The purpose of the tour, which also includes representatives from the Illinois Soybean Association and GROWMARK, is to help bolster community, public and political support for U.S. infrastructure funding. The twelve farmer-leaders will have a chance to talk with port operators, shippers and others about the challenges they face in moving agricultural products to market. Upon their return, the participants will make themselves available for presentations, media interviews and one-on-one conversations regarding their tour experience.
U of I Debuts Farm Bill Toolbox
URBANA – A previous edition of RFD News & Views detailed how the University of Illinois, under a grant from USDA and FSA, was named as the lead university for the National Coalition for Producer Education and charged with developing a set of web-based decision tools to help producers and farm owners with the decisions and programs in the 2014 Farm Bill. Last week the U of I introduced their Farm Bill Toolbox as a one-step resource for farm program decisions, information and analysis.
The Toolbox serves three purposes for those seeking guidance regarding the new farm bill: 1) a tool for the ARC/PLC program decision, including base acre reallocation, payment yield updating and SCO/STAX; 2) a tool for the new dairy Margin Protection Program and Livestock Gross Margin-Dairy insurance policy, and 3) a tool for the new Noninsured Crop Disaster Assistance Program provisions regarding buy-up coverage.
According to a U of I news release, the Farm Bill Toolbox is currently under construction as the web tools, analysis and other aspects of the toolbox are under development. It currently houses a limited amount of material relevant to the pending producer decisions based on the farm bill. Once fully programmed, the site is expected to be an important, valuable resource for producers, according to the U of I Department of Agricultural and Consumer Economics. (farmdocdaily.com)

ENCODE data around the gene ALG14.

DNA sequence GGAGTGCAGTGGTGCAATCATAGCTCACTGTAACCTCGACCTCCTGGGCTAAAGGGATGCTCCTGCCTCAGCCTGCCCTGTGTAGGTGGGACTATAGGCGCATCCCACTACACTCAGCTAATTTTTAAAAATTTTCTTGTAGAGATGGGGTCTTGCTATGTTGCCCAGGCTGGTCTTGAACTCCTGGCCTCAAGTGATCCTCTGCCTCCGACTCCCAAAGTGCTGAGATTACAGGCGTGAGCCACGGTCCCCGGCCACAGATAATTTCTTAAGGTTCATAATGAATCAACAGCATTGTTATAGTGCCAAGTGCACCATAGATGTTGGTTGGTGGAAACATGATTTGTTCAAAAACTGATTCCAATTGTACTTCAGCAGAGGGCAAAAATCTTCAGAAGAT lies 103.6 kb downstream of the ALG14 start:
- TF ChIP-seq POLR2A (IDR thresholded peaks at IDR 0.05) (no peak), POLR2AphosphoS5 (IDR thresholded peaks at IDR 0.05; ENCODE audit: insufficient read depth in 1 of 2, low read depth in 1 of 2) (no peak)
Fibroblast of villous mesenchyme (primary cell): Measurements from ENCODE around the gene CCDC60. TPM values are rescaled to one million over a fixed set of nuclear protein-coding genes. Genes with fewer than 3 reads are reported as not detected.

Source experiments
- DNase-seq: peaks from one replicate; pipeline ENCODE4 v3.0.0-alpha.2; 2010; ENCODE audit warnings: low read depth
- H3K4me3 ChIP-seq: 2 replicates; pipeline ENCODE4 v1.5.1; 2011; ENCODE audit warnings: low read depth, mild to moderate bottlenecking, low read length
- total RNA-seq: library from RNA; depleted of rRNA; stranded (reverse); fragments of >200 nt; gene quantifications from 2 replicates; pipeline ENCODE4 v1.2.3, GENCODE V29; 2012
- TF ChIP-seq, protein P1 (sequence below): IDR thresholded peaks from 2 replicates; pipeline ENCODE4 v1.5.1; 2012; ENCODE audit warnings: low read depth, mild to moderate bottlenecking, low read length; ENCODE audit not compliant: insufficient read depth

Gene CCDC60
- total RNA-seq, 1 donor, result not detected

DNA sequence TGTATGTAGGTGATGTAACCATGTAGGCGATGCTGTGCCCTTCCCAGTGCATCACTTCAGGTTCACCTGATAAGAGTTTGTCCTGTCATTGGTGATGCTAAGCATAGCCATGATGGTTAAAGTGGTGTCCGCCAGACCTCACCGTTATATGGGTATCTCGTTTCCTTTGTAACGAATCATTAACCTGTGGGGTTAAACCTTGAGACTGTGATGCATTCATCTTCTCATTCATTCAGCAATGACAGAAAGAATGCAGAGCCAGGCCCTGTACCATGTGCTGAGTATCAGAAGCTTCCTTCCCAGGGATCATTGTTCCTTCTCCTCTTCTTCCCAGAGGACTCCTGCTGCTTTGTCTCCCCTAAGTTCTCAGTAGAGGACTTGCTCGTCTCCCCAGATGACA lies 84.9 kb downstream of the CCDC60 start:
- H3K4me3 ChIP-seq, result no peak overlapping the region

Illinois Corn Intern Shares “Corny” Recipes
BLOOMINGTON – An Illinois Corn Marketing Board and Ag in the Classroom Summer Ag Institute Intern is circulating fun, corn-based recipes as classroom materials to help students and their families learn about Illinois’ top crop– corn. Abby Marten, a student at the University of Illinois, has attended over a dozen summer ag institutes in her role as an ICMB intern funded by the corn checkoff. She offers the following craft recipes for educational fun not only in the classroom, but at home during the dog days of summer:
CORN STARCH PUTTY: Mix 1 ½ cups cornstarch, 2 cups water, 1 cup salt, ½ cup flour, 2 tsp cream of tartar and 1 tblsp vegetable oil together in a saucepan. Cook over medium heat, stirring constantly until mixture gathers on stirring spoon and forms dough (6 min.). Turn onto waxed paper until cool enough to handle, knead to form a ball. Store in covered container or plastic bag; food coloring may be added.
CORN STARCH PLAY DOUGH: 1 cup cornstarch, 1 ½ cups water, 2 cups baking soda, color. Add color to water. Combine baking soda and cornstarch in a pot, then add water to the powdered mixture. Cook on medium heat until the dough forms into a ball. Cool and knead. (More recipes available at www.ilcorn.org.)
Illinois Farm Fact:
Winter wheat harvested area in Illinois is forecast 690,000 acres, down 17 percent from 2013. (USDA-NASS)
(Tim Alexander is a freelance reporter who writes agriculture, news and feature articles for the News Bulletin, Farm World and many other publications.)